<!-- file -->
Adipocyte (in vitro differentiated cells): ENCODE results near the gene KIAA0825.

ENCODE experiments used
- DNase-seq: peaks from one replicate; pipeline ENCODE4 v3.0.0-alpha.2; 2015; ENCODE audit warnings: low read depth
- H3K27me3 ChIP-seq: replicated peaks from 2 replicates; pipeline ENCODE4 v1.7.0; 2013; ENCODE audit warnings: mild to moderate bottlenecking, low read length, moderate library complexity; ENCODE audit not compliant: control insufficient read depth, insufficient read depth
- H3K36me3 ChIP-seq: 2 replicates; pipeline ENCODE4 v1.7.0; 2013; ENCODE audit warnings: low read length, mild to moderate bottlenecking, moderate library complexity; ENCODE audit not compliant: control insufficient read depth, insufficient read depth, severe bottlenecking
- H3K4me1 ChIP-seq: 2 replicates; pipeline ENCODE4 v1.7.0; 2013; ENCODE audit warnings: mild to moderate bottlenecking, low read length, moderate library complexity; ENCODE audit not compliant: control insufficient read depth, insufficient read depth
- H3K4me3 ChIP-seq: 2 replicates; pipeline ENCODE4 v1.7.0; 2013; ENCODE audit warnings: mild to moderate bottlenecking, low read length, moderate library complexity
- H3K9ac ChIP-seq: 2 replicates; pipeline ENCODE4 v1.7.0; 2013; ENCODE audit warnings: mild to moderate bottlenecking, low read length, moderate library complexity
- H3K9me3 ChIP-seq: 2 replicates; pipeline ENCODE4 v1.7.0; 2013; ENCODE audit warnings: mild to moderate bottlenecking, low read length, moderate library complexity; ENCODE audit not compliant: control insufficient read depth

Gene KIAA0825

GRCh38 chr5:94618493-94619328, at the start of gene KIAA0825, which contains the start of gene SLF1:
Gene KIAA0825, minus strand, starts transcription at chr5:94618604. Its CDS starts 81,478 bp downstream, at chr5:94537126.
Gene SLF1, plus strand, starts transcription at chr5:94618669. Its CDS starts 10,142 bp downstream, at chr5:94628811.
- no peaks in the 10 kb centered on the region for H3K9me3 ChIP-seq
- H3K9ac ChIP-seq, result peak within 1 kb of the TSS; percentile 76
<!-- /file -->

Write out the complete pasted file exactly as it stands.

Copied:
Adipocyte (in vitro differentiated cells): ENCODE results near the gene KIAA0825.

ENCODE experiments used
- DNase-seq: peaks from one replicate; pipeline ENCODE4 v3.0.0-alpha.2; 2015; ENCODE audit warnings: low read depth
- H3K27me3 ChIP-seq: replicated peaks from 2 replicates; pipeline ENCODE4 v1.7.0; 2013; ENCODE audit warnings: mild to moderate bottlenecking, low read length, moderate library complexity; ENCODE audit not compliant: control insufficient read depth, insufficient read depth
- H3K36me3 ChIP-seq: 2 replicates; pipeline ENCODE4 v1.7.0; 2013; ENCODE audit warnings: low read length, mild to moderate bottlenecking, moderate library complexity; ENCODE audit not compliant: control insufficient read depth, insufficient read depth, severe bottlenecking
- H3K4me1 ChIP-seq: 2 replicates; pipeline ENCODE4 v1.7.0; 2013; ENCODE audit warnings: mild to moderate bottlenecking, low read length, moderate library complexity; ENCODE audit not compliant: control insufficient read depth, insufficient read depth
- H3K4me3 ChIP-seq: 2 replicates; pipeline ENCODE4 v1.7.0; 2013; ENCODE audit warnings: mild to moderate bottlenecking, low read length, moderate library complexity
- H3K9ac ChIP-seq: 2 replicates; pipeline ENCODE4 v1.7.0; 2013; ENCODE audit warnings: mild to moderate bottlenecking, low read length, moderate library complexity
- H3K9me3 ChIP-seq: 2 replicates; pipeline ENCODE4 v1.7.0; 2013; ENCODE audit warnings: mild to moderate bottlenecking, low read length, moderate library complexity; ENCODE audit not compliant: control insufficient read depth

Gene KIAA0825

GRCh38 chr5:94618493-94619328, at the start of gene KIAA0825, which contains the start of gene SLF1:
Gene KIAA0825, minus strand, starts transcription at chr5:94618604. Its CDS starts 81,478 bp downstream, at chr5:94537126.
Gene SLF1, plus strand, starts transcription at chr5:94618669. Its CDS starts 10,142 bp downstream, at chr5:94628811.
- no peaks in the 10 kb centered on the region for H3K9me3 ChIP-seq
- H3K9ac ChIP-seq, result peak within 1 kb of the TSS; percentile 76